Lopukhin calmed the Governor by assuring him that the “rebellion” would be subdued and others prevented. The problem, as Lopukhin saw it, was that the interrogations of the Doukhobors were “needless” and “unskilled”; they served only to embitter them. The Senator defended the sectarians, remonstrating that they were “full of reverence” toward Jesus Christ and the Tsar and ready to “obey all laws” and “fulfill all land obligations”. To alleviate the situation, Lopukhin ordered the Governor to release the arrested Doukhobors and suspend the inquiry. The Governor agreed.
Lopukhin wrote a report of his investigation to the Tsar dated November 12, 1801. The Tsar was informed that the Kharkov authorities did not understand the “direct essence” of his edicts concerning the Doukhobors, that the “rebellion” was not the fault of the sectarians themselves, who displayed “faith and reverence” and “particular gratitude” towards the monarch. The Senator outlined the remedial measures he had ordered the Kharkov Governor to adopt.
During the course of his investigation, Lopukhin met for a period of several days with a sizeable group of Doukhobors. This was done in secrecy so as not to arouse “unnecessary inquisitiveness” among the Orthodox. He was impressed by the sectarians’ faith and “very fundamental and correct concepts of Christianity” and sympathized with their plight. For their part, the Doukhobors “took a liking” to Lopukhin, and they conversed openly with him about the tenets of their faith. On the last day of their meetings, the Doukhobors presented a petition to Lopukhin requesting to be established “in a separate colony” and expressing their “loyalty and real zeal toward the sovereign”.
Lopukhin wrote a second report to the Tsar, skillfully rendering the Doukhobors request. It began with a hearty defense of the sectarians in the face of unfavourable reports issued by Kharkov officials. The Senator then offered a short explanation of the Doukhobor “manner of faith”. Finally, Lopukhin relayed their request for a separate colony, using language that consciously echoed Alexander’s emphasis on legal treatment for non-conformists and his desire to lead them back to Orthodoxy. First, Lopukhin argued that the formation of a separate colony would quiet Doukhobor unrest by removing them from the harassment and animosity of local officials. Second, isolation would all but eliminate the sectarians’ ability to spread their beliefs. Finally, concentrated settlements would help well-educated, moral and patient priests bring the Doukhobors back to Orthodoxy.
The Tsar agreed wholeheartedly with Lopukhin’s proposal and immediately set in motion the consolidation of a separate Doukhobor colony in the recently incorporated lands of Novorossiya. In his January 1802 edict, the Tsar granted permission for any Doukhobor in the Novorossiya provinces to settle together in the Molochnye Vody region of Melitopol district, Tavria province, which was then a sparsely populated part of the empire. Alexander wrote to the Governor of Novorossiya that the concentration of Doukhobors, separate from other Russians, would prevent their further ruin and mistreatment, and that he considered their separation to be “a most reliable means for the extinguishing of their heresay and for the suppression of their influence on others.” In the years that followed, the Tsar extended the edict to allow Doukhobors from across the Russian Empire to resettle in Tavria.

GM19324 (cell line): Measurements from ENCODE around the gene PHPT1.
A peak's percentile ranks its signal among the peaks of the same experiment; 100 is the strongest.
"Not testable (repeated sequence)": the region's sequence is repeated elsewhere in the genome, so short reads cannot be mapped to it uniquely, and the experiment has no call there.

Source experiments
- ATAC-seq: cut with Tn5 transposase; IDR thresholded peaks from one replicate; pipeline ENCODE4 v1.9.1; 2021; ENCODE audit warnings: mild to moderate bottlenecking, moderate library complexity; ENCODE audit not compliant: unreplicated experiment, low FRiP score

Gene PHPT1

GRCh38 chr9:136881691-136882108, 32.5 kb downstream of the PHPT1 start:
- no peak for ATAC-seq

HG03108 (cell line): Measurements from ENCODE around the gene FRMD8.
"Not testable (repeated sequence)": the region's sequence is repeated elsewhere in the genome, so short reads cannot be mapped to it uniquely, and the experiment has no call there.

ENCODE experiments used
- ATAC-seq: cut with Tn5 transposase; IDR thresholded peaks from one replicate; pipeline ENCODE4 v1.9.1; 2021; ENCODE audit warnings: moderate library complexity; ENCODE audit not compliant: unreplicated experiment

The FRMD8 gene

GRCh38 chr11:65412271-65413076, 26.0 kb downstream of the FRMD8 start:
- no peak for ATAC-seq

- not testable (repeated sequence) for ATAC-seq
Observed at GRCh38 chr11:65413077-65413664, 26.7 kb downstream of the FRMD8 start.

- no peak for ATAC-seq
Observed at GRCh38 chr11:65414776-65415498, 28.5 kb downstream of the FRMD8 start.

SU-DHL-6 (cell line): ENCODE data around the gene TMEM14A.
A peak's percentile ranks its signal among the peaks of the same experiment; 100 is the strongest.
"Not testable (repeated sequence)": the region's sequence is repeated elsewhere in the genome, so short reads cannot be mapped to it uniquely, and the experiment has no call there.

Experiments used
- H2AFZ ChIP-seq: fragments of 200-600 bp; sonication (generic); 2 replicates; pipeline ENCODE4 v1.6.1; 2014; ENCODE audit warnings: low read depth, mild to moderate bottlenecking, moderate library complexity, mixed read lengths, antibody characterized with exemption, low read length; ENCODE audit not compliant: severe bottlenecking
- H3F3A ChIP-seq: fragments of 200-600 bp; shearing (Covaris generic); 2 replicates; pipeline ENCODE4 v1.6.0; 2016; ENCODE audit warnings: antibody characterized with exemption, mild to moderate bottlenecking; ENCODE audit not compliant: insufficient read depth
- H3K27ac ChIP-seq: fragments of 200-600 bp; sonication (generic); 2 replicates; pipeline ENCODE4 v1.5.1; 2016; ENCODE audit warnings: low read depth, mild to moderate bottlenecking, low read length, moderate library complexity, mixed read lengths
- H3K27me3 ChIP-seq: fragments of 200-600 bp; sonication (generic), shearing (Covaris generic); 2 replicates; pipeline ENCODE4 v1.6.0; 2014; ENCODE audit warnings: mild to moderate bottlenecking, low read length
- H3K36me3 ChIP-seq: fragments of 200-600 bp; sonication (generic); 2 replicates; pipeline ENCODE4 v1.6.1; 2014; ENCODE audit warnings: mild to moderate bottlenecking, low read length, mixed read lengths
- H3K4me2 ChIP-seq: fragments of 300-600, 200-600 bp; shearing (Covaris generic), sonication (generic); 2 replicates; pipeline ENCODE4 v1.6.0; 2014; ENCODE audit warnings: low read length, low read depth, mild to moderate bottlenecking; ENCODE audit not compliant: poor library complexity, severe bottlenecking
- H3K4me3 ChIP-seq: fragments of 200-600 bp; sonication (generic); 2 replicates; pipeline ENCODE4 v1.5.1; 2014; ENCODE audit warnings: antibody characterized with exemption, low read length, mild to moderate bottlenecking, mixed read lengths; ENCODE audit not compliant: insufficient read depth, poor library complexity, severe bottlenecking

Lopukhin’s involvement in the “Doukhobor Affair” would determine the fate of the sect throughout Russia for the next forty years. For the first time, the Doukhobors had in Lopukhin a sympathetic high official who spoke up for the sectarians and stressed their virtues as well as their faults. He acted as a conduit between the Doukhobors and the highest circles of Russian society, transmitting their beliefs using the language and metaphors of the Imperial Court, and in doing so, helped lay the basis for Tsar Alexander’s policy on the Doukhobors. But for his intervention, the Doukhobors of Sloboda-Ukraine and elsewhere would have remained isolated, dispersed, voiceless and oppressed. It is through his efforts that the Doukhobors owed a great measure of release from persecution, and also an opportunity to exist and develop as a self-contained community.
Lopukhin left Kharkov in December of 1801 to resume his senatorial duties. Between 1802 and 1805, he served as President of a commission “to deal with the dispute of estates in the Crimea”, travelling to the Crimea to the Crimea to settle land disputes between Tatars and Russian landlords. In 1806, he observed the formation of national armed forces in Vladimir, Kaluga, Ryazan and Tula provinces. In 1807, he served in the Eight Department of the Senate, a branch of the Senate which was located in Moscow.
In 1808-1809, the “Zapiska Niekotorykh Obstoiatel’stv Zhizni i Sluzhby Dieistvitel’nago Tainago Sovietnika, Senatora I. V. Lopukhina” [“A note on some circumstances in the life and career of Acting Privy Councillor, Senator I. V. Lopukhin”] was written under Lopukhin’s dictation. The tract contained Lopukhin’s detailed reminisces on the “Doukhobor Affair”.